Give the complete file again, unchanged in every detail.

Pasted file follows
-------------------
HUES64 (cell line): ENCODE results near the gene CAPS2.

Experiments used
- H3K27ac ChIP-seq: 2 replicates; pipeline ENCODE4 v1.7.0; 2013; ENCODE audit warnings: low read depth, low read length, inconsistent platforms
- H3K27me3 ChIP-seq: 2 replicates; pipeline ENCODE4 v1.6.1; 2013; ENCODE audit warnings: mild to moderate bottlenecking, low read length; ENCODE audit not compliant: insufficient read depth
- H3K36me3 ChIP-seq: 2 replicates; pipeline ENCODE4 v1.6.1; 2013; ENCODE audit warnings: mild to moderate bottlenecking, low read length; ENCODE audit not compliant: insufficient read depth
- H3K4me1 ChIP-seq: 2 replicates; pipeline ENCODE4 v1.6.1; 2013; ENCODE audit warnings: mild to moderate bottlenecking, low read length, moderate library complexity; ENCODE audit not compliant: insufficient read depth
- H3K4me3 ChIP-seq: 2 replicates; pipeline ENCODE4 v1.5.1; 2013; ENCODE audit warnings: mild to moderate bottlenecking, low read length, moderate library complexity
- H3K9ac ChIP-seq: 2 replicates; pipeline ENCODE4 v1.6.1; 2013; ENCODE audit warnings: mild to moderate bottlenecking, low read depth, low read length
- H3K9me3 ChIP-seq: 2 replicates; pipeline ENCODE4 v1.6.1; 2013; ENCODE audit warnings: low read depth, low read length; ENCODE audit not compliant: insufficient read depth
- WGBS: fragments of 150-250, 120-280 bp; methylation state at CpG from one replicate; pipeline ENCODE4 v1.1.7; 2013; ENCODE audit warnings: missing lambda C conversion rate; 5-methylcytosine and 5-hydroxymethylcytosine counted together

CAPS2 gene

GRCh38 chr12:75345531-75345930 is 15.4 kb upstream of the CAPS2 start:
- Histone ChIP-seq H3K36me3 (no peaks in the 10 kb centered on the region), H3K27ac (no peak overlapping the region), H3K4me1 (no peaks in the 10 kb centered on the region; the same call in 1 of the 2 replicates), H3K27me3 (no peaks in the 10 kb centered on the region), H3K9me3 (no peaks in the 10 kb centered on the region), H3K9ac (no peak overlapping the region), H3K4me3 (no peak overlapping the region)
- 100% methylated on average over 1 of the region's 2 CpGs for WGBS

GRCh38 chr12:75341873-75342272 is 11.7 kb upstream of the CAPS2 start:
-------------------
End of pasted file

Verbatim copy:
HUES64 (cell line): ENCODE results near the gene CAPS2.

Experiments used
- H3K27ac ChIP-seq: 2 replicates; pipeline ENCODE4 v1.7.0; 2013; ENCODE audit warnings: low read depth, low read length, inconsistent platforms
- H3K27me3 ChIP-seq: 2 replicates; pipeline ENCODE4 v1.6.1; 2013; ENCODE audit warnings: mild to moderate bottlenecking, low read length; ENCODE audit not compliant: insufficient read depth
- H3K36me3 ChIP-seq: 2 replicates; pipeline ENCODE4 v1.6.1; 2013; ENCODE audit warnings: mild to moderate bottlenecking, low read length; ENCODE audit not compliant: insufficient read depth
- H3K4me1 ChIP-seq: 2 replicates; pipeline ENCODE4 v1.6.1; 2013; ENCODE audit warnings: mild to moderate bottlenecking, low read length, moderate library complexity; ENCODE audit not compliant: insufficient read depth
- H3K4me3 ChIP-seq: 2 replicates; pipeline ENCODE4 v1.5.1; 2013; ENCODE audit warnings: mild to moderate bottlenecking, low read length, moderate library complexity
- H3K9ac ChIP-seq: 2 replicates; pipeline ENCODE4 v1.6.1; 2013; ENCODE audit warnings: mild to moderate bottlenecking, low read depth, low read length
- H3K9me3 ChIP-seq: 2 replicates; pipeline ENCODE4 v1.6.1; 2013; ENCODE audit warnings: low read depth, low read length; ENCODE audit not compliant: insufficient read depth
- WGBS: fragments of 150-250, 120-280 bp; methylation state at CpG from one replicate; pipeline ENCODE4 v1.1.7; 2013; ENCODE audit warnings: missing lambda C conversion rate; 5-methylcytosine and 5-hydroxymethylcytosine counted together

CAPS2 gene

GRCh38 chr12:75345531-75345930 is 15.4 kb upstream of the CAPS2 start:
- Histone ChIP-seq H3K36me3 (no peaks in the 10 kb centered on the region), H3K27ac (no peak overlapping the region), H3K4me1 (no peaks in the 10 kb centered on the region; the same call in 1 of the 2 replicates), H3K27me3 (no peaks in the 10 kb centered on the region), H3K9me3 (no peaks in the 10 kb centered on the region), H3K9ac (no peak overlapping the region), H3K4me3 (no peak overlapping the region)
- 100% methylated on average over 1 of the region's 2 CpGs for WGBS

GRCh38 chr12:75341873-75342272 is 11.7 kb upstream of the CAPS2 start: